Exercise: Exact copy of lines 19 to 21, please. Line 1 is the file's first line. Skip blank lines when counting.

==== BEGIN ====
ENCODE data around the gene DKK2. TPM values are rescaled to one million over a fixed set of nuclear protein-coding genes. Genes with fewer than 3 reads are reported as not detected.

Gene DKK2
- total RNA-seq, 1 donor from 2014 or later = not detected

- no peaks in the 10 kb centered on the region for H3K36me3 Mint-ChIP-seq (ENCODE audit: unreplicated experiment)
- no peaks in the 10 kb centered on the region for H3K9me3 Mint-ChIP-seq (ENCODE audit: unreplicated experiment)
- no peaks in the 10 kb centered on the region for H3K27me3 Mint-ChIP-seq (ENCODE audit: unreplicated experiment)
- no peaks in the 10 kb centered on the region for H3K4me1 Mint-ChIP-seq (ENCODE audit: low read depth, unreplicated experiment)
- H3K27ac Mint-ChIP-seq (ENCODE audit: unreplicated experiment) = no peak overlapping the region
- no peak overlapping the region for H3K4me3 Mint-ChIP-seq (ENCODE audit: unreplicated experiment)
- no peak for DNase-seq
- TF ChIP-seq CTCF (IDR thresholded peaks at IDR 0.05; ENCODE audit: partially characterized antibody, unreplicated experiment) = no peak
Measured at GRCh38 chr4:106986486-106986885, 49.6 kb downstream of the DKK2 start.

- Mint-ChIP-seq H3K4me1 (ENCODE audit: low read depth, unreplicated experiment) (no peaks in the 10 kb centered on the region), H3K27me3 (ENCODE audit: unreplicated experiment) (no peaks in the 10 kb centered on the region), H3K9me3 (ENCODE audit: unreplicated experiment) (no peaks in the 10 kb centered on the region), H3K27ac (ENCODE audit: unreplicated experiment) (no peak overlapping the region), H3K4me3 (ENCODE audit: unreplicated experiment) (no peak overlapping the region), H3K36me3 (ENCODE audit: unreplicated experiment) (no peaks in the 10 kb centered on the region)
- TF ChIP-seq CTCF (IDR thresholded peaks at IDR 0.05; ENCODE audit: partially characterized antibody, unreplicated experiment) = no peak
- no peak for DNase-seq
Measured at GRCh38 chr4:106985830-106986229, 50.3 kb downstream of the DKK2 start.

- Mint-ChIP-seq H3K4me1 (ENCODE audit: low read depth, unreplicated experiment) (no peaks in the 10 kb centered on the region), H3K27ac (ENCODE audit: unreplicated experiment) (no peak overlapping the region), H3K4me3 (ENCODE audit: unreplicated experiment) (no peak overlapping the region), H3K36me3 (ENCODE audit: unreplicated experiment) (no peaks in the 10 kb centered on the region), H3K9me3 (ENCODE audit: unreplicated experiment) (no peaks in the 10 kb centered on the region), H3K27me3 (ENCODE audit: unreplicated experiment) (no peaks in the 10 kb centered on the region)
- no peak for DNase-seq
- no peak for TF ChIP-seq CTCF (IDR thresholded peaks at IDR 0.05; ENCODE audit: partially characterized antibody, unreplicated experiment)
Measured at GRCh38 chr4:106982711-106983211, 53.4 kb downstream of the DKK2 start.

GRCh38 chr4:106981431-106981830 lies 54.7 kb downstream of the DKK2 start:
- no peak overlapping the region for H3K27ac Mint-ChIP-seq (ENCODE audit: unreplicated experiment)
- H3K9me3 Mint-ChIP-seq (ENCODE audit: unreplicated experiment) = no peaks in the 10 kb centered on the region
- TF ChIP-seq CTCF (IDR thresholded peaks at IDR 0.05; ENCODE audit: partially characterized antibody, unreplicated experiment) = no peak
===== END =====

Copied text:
- no peak for TF ChIP-seq CTCF (IDR thresholded peaks at IDR 0.05; ENCODE audit: partially characterized antibody, unreplicated experiment)
Measured at GRCh38 chr4:106982711-106983211, 53.4 kb downstream of the DKK2 start.

GRCh38 chr4:106981431-106981830 lies 54.7 kb downstream of the DKK2 start: